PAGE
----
Generation of Non-Classical Microwave Photon States in an Inductor-Capacitor Resonator Coupled to a Superconducting Flux Qubit


Kosuke Kakuyanagi, Shiro Saito, Hayato Nakano, and Kouichi Semba
Physical Science Laboratory

 To realize quantum memories for quantum computation, we need to establish quantum information transfer and the generation of a photon number state (especially a one-photon state). However it is difficult to generate a photon number state because the method, which excites an LC resonator by using a resonant microwave, forms a classical coherent state. So, we attempt to generate a non-classical photon state by transferring a photon from a superconducting qubit to an LC resonator.
 The LC resonator, which is constructed from a line inductor and a capacitor, surrounds a superconducting flux qubit (Fig. 1). The magnetic coupling energy between the flux qubit and the LC resonator is 360 MHz. A large coupling energy is one of the advantages of using a superconducting qubit. In this LC resonator and flux qubit system, we shift the external magnetic field non-adiabatically, after realizing the excited qubit state. By tuning the resonant condition of the LC resonator and qubit, we generate a photon oscillation, which is called a vacuum Rabi oscillation. Time domain control of this quantum oscillation makes it possible to transfer a photon from a qubit to an LC resonator. By repeating this process, we can transfer photons one by one. The ideal photon state achieved using this method becomes the photon number state. Period time of quantum oscillation of this system depends on the photon number, so we can obtain information about the photon distribution of the LC resonator by analyzing the time domain oscillation.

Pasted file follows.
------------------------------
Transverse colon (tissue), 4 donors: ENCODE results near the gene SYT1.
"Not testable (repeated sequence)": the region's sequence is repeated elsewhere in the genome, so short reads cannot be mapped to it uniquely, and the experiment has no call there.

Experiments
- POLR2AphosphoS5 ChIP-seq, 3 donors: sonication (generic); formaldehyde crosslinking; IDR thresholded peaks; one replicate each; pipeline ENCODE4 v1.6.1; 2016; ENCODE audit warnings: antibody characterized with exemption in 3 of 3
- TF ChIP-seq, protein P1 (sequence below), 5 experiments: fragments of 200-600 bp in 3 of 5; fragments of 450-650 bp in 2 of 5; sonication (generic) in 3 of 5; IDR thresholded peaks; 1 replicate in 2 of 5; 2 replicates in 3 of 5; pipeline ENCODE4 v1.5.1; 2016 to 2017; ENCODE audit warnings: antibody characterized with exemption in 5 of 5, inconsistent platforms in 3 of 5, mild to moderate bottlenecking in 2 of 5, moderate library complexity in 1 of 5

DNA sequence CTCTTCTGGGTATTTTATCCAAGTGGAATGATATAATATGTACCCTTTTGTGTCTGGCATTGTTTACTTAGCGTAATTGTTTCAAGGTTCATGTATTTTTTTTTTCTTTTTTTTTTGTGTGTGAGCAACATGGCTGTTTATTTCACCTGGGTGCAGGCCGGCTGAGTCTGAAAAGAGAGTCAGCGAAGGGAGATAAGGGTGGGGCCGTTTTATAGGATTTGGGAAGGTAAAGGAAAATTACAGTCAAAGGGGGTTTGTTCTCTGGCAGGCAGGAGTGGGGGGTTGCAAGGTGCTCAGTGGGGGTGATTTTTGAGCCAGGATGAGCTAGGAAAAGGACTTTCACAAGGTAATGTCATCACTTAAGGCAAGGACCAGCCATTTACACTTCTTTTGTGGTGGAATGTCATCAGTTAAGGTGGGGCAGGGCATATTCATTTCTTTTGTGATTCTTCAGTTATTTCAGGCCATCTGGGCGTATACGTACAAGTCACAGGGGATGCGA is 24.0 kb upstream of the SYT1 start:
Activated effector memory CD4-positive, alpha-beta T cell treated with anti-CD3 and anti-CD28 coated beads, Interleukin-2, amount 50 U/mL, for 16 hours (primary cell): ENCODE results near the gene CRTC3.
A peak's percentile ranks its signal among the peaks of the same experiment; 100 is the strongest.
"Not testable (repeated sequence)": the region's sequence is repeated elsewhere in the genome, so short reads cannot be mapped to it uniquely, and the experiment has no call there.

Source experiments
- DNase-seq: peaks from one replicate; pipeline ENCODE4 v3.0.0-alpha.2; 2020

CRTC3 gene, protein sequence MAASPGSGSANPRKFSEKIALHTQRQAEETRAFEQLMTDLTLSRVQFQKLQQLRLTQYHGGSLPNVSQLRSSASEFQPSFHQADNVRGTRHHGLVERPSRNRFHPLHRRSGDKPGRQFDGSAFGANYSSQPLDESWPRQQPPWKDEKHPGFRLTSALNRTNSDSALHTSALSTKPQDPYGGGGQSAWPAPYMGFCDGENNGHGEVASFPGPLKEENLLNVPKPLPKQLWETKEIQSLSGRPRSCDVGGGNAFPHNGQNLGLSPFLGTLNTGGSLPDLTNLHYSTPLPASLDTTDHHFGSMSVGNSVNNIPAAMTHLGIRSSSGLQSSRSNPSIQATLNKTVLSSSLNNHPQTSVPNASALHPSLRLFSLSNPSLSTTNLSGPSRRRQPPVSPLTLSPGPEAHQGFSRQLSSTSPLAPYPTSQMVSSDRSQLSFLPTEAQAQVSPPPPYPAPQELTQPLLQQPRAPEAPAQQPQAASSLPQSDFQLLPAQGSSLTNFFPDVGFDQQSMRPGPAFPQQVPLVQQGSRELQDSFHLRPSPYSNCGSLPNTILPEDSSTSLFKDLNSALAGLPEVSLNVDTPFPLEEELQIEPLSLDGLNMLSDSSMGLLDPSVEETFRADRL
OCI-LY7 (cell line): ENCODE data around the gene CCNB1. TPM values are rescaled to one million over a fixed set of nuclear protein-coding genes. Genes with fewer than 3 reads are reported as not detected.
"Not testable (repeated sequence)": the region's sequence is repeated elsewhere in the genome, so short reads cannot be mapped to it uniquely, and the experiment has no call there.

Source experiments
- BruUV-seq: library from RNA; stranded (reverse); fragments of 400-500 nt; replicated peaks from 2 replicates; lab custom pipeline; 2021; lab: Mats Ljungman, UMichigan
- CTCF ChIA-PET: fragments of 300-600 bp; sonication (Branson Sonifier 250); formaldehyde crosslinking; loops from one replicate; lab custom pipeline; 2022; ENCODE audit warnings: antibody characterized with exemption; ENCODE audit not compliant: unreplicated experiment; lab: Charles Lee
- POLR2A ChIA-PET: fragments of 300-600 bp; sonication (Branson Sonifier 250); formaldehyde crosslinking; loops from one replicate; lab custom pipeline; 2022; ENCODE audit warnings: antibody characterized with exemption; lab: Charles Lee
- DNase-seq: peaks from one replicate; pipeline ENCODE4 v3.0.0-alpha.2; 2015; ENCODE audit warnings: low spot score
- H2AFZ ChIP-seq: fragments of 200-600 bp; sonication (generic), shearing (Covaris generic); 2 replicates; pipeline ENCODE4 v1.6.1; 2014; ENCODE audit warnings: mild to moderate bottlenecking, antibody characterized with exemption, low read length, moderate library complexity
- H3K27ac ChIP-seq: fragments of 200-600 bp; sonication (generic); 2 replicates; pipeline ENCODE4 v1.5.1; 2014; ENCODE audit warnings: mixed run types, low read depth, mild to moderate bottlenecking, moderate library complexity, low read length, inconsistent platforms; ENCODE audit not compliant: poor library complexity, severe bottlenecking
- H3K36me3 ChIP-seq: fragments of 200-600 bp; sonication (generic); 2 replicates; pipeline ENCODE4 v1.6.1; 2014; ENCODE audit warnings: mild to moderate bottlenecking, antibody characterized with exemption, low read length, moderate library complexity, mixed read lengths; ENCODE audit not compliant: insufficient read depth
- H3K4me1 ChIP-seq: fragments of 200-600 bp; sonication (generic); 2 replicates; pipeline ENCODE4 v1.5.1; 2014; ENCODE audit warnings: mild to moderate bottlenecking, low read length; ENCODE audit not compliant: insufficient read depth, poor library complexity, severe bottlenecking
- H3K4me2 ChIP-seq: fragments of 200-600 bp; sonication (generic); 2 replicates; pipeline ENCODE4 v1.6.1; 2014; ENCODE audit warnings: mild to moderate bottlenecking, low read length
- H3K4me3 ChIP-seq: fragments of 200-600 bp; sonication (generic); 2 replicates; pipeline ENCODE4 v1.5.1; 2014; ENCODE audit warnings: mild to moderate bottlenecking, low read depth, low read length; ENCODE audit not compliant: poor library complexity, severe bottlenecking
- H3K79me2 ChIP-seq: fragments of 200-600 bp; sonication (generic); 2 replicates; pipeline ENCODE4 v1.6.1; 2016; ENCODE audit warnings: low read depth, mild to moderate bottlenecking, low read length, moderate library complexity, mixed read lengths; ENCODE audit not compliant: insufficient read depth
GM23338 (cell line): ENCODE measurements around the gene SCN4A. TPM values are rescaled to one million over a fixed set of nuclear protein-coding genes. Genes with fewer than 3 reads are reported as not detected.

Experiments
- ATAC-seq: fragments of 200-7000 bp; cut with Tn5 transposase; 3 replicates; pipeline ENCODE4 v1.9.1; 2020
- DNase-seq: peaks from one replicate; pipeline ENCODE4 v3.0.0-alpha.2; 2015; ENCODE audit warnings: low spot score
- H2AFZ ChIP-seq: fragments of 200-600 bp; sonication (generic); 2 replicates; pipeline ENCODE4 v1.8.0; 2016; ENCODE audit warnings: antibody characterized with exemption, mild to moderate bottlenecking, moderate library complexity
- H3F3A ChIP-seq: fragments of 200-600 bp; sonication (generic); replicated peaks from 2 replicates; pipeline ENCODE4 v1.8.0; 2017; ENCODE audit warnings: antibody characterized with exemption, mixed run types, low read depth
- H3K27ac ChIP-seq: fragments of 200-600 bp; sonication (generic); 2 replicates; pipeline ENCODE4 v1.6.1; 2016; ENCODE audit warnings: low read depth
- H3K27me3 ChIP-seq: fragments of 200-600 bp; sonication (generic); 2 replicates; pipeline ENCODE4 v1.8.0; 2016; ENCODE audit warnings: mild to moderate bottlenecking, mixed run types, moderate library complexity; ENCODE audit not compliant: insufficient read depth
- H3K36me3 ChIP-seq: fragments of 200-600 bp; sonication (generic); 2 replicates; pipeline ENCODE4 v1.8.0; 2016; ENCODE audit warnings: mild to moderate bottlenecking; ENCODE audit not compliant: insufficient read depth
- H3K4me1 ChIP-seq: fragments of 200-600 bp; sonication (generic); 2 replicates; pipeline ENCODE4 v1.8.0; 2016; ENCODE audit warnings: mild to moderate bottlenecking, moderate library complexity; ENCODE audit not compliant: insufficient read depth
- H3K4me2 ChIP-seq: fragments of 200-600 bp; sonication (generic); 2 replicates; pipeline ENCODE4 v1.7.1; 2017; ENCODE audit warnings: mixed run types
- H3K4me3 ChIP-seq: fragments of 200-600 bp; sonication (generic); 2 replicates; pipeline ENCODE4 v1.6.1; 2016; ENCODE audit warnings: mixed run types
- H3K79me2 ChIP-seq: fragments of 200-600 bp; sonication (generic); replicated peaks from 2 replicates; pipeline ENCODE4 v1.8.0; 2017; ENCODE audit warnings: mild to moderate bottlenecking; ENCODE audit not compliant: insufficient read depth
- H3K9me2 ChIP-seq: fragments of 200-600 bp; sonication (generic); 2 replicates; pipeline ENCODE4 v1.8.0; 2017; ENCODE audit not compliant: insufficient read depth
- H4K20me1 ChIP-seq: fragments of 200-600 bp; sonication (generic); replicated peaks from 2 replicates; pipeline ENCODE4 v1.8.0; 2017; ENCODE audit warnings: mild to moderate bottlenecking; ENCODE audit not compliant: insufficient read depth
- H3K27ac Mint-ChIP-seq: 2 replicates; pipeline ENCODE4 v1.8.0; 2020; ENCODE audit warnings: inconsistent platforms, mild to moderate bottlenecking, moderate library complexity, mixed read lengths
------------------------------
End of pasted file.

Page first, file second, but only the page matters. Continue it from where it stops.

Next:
Figure 2 shows the photon distribution results when we transfer one and two photons to the LC resonator. Energy relaxation and the imperfection of the control pulses mean that this photon distribution is different from the pure photon number state. However, we succeeded in generating a non-classical photon distribution, which is clearly different from a classical Poisson distribution [1]. This is the result of using the LC resonator’s quantum characteristics, so we can expect the development of quantum memories by using high-Q resonators.

[1] K. Kakuyanagi et al., Appl. Phys. Express 3 (2010) 103101.

Fig. 1. Sample design of LC resonator and superconducting
flux qubit.
Fig. 2. Corresponding Poisson distributions and results
of photon distributions of LC resonator when we
transfer one and two photons.

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